The last of Ruby’s girls passed away yesterday. She was my soul sister. I honor her strength of will, her tenacity and her great capacity for love as she passes on to the Summerland. A clan blessing from my book – “By the fang and the fur, May you sing with the wind, Grow strong like the trees. By the claw and the howl, May your spirit burn bright as flame…Flow ever onwards like the river.”
This is an exerpt from a book I wrote a while ago that is finished but not done yet.
“For many days, we fought and rested and fought again. With Longtoes holed up in some secret place fighting for her life with the healers, we had lost some of our order. Our troops had fallen into chaos, spread out among the Forest, fighting in small groups. We had pushed the kozam north into the foothills of the Cracked Hoof Mountains, but the wolves could not hold them.
That night when the Ip Sharam met to rest and eat our dinner, I watched the sisters closely. After dinner, Kindtounge looked over at me while still munching a grasshopper she had found, and thumped her tail on the ground rather pathetically.
“Are we making progress?” She asked, her voice raw around the edges from exhaustion. “Are we pushing them north or are they leading us north? It seems too easy.”
Traya stood slowly and went over to her sister. She sat down in front of her and began meticulously to lick her face and ears. I watched, my eyes nearly brimming over with tears as Snaptooth went over every inch of her sister’s head, tenderly cleaning away the dried blood and dirt until Grada’s black fur shone in the moonlight. When Traya had finished with her face she moved down her neck, paying special attention to the nicked places and tender scratches that covered her body like a network of vines. Both of the sisters were missing patches of fur and both had jagged tears in their ears. When Snaptooth had finished her grooming, Grada lay on her side, her eyes closed contentedly in sleep.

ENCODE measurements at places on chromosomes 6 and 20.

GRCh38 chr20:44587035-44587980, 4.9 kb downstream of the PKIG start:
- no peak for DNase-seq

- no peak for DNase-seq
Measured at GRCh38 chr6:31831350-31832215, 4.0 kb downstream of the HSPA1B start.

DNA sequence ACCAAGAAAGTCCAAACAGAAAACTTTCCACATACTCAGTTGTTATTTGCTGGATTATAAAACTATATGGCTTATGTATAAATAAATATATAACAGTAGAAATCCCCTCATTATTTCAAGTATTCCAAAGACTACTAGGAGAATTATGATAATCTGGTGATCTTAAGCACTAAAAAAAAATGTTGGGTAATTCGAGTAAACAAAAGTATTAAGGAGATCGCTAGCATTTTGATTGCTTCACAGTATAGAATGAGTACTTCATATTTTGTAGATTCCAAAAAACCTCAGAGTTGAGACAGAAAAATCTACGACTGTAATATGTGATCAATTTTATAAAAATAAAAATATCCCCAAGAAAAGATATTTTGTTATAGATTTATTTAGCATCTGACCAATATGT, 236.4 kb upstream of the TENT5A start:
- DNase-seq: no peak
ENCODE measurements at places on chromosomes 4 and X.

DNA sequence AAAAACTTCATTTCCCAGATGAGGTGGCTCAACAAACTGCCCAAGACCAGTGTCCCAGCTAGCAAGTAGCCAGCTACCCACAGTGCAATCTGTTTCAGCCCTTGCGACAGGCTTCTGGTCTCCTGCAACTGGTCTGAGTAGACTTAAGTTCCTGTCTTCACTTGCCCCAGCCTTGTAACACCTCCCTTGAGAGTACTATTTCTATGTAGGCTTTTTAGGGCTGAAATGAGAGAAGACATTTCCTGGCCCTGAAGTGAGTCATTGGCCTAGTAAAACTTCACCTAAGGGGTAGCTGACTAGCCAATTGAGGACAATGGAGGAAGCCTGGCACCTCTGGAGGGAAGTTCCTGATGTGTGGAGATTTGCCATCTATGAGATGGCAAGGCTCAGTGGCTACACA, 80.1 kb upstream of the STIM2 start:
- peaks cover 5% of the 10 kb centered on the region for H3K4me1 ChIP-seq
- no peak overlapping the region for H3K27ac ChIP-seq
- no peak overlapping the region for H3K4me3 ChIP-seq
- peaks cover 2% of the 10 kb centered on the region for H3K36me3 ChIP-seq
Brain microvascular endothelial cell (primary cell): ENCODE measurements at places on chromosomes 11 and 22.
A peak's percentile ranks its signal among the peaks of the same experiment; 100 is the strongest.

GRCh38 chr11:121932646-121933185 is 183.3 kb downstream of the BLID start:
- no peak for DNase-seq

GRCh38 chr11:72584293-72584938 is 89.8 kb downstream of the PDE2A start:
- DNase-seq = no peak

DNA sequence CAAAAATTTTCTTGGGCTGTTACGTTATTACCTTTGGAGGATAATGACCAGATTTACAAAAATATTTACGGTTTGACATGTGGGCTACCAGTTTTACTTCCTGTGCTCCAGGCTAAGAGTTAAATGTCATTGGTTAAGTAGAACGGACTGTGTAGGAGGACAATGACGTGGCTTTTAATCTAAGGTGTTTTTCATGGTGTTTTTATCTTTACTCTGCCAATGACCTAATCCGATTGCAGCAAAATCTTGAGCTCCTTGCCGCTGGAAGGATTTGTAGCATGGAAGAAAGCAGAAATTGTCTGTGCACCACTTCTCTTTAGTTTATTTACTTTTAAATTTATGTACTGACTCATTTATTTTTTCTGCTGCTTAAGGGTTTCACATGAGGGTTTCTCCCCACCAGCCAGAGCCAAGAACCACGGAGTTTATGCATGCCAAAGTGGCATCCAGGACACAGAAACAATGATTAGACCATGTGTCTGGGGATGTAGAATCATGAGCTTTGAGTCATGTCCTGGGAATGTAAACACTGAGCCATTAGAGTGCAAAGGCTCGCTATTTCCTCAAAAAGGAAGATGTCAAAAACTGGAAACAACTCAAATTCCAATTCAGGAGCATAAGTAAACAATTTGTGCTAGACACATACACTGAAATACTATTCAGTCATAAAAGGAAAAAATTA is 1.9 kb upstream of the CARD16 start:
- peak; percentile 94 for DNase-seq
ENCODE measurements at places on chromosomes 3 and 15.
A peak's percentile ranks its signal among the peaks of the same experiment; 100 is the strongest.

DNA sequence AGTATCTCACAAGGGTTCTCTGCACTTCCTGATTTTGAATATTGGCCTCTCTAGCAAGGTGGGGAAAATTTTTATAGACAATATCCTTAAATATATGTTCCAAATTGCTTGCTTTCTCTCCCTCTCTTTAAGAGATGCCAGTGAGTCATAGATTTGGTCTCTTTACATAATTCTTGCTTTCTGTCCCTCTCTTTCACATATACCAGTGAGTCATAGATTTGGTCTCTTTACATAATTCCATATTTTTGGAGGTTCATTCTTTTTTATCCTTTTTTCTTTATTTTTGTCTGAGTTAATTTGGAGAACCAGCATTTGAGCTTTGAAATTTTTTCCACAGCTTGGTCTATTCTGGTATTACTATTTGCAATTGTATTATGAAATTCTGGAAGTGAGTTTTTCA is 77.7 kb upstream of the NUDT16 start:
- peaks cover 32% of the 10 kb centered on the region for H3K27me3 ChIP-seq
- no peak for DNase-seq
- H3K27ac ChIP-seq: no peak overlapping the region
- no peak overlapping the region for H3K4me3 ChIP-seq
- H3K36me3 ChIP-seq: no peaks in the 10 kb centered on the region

I went to Traya, whose eyes were dull with exhaustion as well. When I pressed my palms on either side of her face, she let her head rest heavily in my hands and her eyes closed for a moment. Massaging her jaw muscles, I let my hands move gently over her muzzle and down her chest. Her muscles were tight and I had not found a place on her yet that wasn’t swollen from some heavy blow or nicked by a kozam spear. The medicines that the healers had left with us were helping, but it seemed that everyday there was new wound or sore place.
“We have grown tired, Pine Witch. We have been fighting for days and already we have lost too many of our brethren.” She whispered, “I think that we still fight because we don’t know what else to do.
With each day of fighting, I had begun to fear that the storms inside of me were gone forever. It seemed that when I needed them most, they had deserted me. My storms could turn the tide of this war and carry us to victory. But they stayed hidden down within the dark places of my heart. Shaking my head, I resolved not to think about it anymore. Worrying did none of us any good.
“Hush, dear one.” I said and pulled her down gently into my lap. She rested her head over my knee as I went over the rest of her body, picking out burrs and testing sore spots for anything more than minor wounds. Aza lay sprawled out next to the turtle shell full of paste Penya had given me. Stretching to reach it with my feet, I bumped Aza who snorted and woke up long enough to push it over to me.
As I doctored the deeper wounds, cleaning them and applying the thick paste, a high wind picked up and moaned through the bare limbs of the poplars. We had found a place sheltered by a bank and surrounded by trees, but it was not enough to keep the harsh wind from our fur when it blew like this. What the sisters had left unsaid, I knew deep in my bones. We were losing this war and with it would go our freedom and our home.”